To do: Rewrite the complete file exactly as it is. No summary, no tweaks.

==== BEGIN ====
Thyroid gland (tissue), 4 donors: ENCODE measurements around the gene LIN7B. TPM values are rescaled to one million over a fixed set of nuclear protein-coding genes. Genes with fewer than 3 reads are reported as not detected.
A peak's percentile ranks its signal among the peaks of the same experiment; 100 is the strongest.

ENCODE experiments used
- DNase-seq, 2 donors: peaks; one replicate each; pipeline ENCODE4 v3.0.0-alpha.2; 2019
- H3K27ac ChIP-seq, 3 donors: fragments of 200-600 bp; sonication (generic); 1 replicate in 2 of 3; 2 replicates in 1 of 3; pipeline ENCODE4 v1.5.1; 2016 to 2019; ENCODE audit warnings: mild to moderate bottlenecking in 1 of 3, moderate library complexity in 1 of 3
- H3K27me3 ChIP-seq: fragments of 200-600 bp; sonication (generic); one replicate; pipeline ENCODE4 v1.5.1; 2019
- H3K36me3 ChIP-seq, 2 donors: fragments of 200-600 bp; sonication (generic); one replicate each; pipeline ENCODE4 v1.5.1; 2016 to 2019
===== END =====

Thyroid gland (tissue), 4 donors: ENCODE measurements around the gene LIN7B. TPM values are rescaled to one million over a fixed set of nuclear protein-coding genes. Genes with fewer than 3 reads are reported as not detected.
A peak's percentile ranks its signal among the peaks of the same experiment; 100 is the strongest.

ENCODE experiments used
- DNase-seq, 2 donors: peaks; one replicate each; pipeline ENCODE4 v3.0.0-alpha.2; 2019
- H3K27ac ChIP-seq, 3 donors: fragments of 200-600 bp; sonication (generic); 1 replicate in 2 of 3; 2 replicates in 1 of 3; pipeline ENCODE4 v1.5.1; 2016 to 2019; ENCODE audit warnings: mild to moderate bottlenecking in 1 of 3, moderate library complexity in 1 of 3
- H3K27me3 ChIP-seq: fragments of 200-600 bp; sonication (generic); one replicate; pipeline ENCODE4 v1.5.1; 2019
- H3K36me3 ChIP-seq, 2 donors: fragments of 200-600 bp; sonication (generic); one replicate each; pipeline ENCODE4 v1.5.1; 2016 to 2019